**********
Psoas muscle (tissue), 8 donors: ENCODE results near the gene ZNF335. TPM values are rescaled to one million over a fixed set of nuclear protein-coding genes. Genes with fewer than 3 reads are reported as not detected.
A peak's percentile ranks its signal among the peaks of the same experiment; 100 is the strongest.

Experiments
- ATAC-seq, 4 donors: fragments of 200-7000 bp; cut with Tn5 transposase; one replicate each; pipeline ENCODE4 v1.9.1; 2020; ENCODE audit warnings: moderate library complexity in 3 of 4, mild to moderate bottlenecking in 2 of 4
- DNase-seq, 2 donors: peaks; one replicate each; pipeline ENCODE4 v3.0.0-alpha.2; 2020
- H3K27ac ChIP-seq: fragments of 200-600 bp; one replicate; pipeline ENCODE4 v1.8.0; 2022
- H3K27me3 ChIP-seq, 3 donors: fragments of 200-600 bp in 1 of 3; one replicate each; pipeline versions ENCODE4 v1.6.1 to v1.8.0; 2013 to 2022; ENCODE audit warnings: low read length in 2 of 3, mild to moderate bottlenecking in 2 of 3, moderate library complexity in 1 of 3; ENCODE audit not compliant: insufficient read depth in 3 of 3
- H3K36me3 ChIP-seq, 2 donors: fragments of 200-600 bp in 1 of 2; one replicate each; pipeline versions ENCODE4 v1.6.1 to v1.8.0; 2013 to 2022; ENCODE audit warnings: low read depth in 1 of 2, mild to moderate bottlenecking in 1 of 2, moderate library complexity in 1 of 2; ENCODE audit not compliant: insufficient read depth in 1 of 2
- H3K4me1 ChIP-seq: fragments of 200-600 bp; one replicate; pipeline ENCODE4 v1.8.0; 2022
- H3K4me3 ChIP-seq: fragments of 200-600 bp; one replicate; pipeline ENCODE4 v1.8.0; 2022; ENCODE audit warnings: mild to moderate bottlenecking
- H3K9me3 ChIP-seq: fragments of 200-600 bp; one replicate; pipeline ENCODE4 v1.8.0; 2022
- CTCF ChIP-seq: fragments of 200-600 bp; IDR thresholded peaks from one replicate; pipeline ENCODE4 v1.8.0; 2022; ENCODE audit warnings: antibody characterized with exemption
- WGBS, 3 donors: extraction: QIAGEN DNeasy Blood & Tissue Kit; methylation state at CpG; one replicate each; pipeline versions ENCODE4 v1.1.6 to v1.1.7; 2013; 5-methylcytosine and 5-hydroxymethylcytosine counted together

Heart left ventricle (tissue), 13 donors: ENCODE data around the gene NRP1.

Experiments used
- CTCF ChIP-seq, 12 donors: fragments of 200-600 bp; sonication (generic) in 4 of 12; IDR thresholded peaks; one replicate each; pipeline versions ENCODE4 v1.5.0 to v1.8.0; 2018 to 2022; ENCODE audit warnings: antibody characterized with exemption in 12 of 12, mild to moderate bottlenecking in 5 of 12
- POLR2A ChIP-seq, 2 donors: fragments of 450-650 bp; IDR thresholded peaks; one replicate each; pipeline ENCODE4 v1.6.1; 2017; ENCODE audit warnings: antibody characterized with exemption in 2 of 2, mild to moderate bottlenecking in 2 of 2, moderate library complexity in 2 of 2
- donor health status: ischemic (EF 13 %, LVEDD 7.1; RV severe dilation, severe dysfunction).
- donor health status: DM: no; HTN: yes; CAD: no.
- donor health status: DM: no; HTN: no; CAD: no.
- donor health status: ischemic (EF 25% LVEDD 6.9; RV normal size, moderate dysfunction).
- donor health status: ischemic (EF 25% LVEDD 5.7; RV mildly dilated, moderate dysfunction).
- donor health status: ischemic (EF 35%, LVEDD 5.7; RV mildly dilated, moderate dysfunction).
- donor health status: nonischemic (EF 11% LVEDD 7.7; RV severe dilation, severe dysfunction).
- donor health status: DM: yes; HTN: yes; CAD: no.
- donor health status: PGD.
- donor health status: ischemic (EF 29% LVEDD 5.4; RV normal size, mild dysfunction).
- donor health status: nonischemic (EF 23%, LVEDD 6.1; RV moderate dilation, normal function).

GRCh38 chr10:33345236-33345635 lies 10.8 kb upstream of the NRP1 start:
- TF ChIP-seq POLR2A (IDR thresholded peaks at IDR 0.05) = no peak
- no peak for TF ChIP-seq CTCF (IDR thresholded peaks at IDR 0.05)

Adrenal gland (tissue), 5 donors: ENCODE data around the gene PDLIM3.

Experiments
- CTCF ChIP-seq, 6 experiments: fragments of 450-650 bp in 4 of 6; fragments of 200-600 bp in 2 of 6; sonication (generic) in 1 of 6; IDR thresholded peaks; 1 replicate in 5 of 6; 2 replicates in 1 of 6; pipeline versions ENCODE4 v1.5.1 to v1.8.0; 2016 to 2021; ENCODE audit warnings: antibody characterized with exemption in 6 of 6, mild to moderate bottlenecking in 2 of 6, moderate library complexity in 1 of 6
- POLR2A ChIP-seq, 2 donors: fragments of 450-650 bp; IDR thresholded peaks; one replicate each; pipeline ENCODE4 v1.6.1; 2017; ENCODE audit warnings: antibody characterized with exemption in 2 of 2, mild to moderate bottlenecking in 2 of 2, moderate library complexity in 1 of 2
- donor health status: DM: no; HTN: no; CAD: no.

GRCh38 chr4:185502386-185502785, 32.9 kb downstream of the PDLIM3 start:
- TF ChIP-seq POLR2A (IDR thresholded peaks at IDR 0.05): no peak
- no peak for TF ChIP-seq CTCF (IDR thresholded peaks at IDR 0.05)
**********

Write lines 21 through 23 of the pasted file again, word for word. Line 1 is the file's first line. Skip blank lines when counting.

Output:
- donor health status: ischemic (EF 25% LVEDD 6.9; RV normal size, moderate dysfunction).
- donor health status: ischemic (EF 25% LVEDD 5.7; RV mildly dilated, moderate dysfunction).
- donor health status: ischemic (EF 35%, LVEDD 5.7; RV mildly dilated, moderate dysfunction).